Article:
Chandler Parsons

There seems to be a big plan for the Houston Rockets to bring in a third superstar or maximum contract player, which mean they need cap space, which is why they’re not extending the contract of Chandler Parsons, instead allowing him to become a restricted free agent and saving themselves the option of matching any offer sheet he might receive.

The third-year forward averaged 16.6 points per game last season for the Rockets, becoming a slightly more important player in the lineup in terms of his touches on the ball (usage rating up to 19.3%), coming with less turnovers and more assists. Like James Harden, he is sometimes inflicted with the disease of thinking he can do everything offensively while not giving enough of an effort on defense.

Parsons was a second round pickup in the 2011 NBA draft, making him a highly successful selection, averaging 14.1 points so far in his three-year career, proving to be more than just a good shooter. He claims to have a part in Dwight Howard landing in Houston, has a blossoming bromance with Jeremy Lin and is more than just another player waiting for Harden to give up the ball on most possessions.

Parsons

Parsons has also stated he wants to stay in Houston, but the question is for how much. Some think Parsons can land $12-$13 million a season, but that seems a big high. The Rockets have the option of picking up his contract and he’ll become a free agent next summer, in 2015, but they don’t want to make the mistake of overpaying him just because they’re afraid of letting him go. The Rockets are in the market to land Carmelo Anthony or Kevin Love, and although Parsons isn’t supposed to be a part of that deal, you can never say never about teams hungry for big name players.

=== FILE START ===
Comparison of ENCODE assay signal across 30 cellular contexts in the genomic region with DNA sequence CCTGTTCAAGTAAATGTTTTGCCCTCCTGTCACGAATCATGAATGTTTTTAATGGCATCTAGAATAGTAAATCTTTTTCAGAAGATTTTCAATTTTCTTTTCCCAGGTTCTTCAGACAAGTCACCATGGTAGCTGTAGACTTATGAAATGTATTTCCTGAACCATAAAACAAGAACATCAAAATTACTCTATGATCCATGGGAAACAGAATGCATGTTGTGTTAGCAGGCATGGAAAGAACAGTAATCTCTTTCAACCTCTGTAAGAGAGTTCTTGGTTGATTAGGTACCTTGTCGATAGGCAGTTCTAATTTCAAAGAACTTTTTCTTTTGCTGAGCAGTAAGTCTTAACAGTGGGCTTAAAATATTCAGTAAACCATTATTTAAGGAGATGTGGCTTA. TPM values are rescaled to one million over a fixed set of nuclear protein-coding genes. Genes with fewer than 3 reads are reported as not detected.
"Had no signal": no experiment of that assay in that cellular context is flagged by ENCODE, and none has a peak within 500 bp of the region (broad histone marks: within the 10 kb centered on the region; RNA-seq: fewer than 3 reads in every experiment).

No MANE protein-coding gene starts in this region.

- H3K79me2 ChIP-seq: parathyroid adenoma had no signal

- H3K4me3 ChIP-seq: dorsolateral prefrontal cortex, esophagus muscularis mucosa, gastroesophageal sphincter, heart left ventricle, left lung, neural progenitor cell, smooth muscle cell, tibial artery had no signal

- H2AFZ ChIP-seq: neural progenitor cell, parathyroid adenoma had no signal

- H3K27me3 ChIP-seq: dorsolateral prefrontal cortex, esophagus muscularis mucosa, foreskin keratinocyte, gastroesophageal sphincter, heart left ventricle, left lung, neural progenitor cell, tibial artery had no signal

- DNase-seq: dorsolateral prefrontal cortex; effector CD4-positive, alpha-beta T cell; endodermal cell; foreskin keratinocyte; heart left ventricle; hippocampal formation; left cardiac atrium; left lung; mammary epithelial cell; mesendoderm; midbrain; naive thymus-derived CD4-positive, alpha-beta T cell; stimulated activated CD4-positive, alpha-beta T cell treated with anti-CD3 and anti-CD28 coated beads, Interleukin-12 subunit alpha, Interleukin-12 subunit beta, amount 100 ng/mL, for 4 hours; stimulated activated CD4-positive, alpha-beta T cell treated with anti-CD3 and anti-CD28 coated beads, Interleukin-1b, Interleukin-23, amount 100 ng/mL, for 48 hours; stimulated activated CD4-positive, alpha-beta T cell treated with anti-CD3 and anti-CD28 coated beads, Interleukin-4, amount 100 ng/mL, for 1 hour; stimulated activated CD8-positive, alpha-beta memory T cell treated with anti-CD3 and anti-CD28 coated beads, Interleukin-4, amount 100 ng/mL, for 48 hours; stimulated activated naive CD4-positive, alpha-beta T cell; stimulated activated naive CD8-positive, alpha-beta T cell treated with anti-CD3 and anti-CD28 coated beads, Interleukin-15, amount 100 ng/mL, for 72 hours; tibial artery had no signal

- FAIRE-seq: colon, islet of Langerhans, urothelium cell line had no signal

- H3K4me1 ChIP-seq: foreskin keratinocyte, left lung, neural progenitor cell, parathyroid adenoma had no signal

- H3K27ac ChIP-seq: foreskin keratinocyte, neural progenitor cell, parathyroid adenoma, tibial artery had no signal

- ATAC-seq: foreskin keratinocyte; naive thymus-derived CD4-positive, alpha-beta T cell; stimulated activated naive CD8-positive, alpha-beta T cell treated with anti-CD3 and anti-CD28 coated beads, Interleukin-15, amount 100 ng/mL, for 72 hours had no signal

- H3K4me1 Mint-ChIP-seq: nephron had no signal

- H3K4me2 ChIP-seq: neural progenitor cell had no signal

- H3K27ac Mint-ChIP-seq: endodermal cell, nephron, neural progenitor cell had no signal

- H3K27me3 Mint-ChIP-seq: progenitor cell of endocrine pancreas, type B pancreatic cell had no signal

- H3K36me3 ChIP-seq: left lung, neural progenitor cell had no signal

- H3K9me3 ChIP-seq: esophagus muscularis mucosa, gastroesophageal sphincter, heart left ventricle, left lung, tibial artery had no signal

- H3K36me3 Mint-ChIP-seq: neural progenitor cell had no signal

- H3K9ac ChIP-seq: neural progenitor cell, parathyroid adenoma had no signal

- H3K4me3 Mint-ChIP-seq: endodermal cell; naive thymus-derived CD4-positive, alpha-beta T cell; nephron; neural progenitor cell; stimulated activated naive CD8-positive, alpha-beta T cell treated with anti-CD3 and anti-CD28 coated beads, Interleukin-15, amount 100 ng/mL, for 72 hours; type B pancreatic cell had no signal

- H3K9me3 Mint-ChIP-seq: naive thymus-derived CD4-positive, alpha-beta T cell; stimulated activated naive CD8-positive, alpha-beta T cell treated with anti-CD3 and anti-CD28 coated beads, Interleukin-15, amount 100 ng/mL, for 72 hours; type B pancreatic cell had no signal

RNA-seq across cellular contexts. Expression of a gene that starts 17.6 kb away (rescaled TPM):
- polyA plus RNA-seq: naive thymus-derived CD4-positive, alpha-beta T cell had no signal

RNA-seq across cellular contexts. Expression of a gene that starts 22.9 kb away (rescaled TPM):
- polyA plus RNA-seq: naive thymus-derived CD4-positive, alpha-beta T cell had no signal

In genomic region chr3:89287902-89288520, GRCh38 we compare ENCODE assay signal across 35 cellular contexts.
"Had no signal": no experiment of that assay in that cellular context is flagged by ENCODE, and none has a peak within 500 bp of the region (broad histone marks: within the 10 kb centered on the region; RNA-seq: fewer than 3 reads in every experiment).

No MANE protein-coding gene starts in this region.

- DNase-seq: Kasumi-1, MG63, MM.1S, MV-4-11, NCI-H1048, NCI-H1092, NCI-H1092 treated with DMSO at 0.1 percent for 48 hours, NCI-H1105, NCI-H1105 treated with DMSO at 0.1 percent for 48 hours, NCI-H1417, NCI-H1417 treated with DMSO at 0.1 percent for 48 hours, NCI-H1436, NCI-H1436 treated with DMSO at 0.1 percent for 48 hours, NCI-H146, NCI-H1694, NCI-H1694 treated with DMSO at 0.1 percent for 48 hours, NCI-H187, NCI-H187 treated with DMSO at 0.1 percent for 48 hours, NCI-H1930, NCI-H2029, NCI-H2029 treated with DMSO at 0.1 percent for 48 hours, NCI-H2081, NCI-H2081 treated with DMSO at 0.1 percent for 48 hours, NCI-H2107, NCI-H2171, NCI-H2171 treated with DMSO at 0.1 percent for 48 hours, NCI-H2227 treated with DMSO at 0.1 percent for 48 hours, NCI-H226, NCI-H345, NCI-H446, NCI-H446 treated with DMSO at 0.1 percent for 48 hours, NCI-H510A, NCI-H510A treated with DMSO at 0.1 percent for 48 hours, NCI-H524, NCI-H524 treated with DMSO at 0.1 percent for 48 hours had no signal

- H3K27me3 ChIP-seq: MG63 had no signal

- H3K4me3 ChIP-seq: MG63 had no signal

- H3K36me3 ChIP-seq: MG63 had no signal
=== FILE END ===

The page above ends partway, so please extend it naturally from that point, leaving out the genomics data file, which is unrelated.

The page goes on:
The more likely players to be used in a trade for a third star are Jeremy Lin and Omer Asik, who are a combined $16.7 million for next season as a hit on the cap. A max-contract player taking a bit of a salary reduction in order to fit in with Harden and Howard will be able to go that low before his deal slightly rises in the next few years. That doesn’t leave the Rockets with a whole lot of room for maneuvering and improving their depth which was an issue this season, but if Morey is going hard after the third star, it’s something he’s willing to risk.

Parsons isn’t a superstar but he is a very good player and often in the series against the Blazers in these playoffs was the team’s best player, averaging 19.3 points per game. The Rockets improved on paper but didn’t get past the first round, and for the talent they have, the expectations are a lot higher than just making the playoffs, which was enough a year ago but not now with the kind of players they have and the money they’re paying them.

Morey keeps trying to find a way to squeeze more stars into the limited cap space, but he should look elsewhere when it comes to improve the team. No – this isn’t another rant about how Jeremy Lin is the Rockets’ savior and answer to everything. We’ll talk about Lin tomorrow. However, bad coaching has been a problem for two consecutive seasons, holding the Rockets back. At some point, someone has to realize that under the right hands, this exact same roster would have done a lot more.

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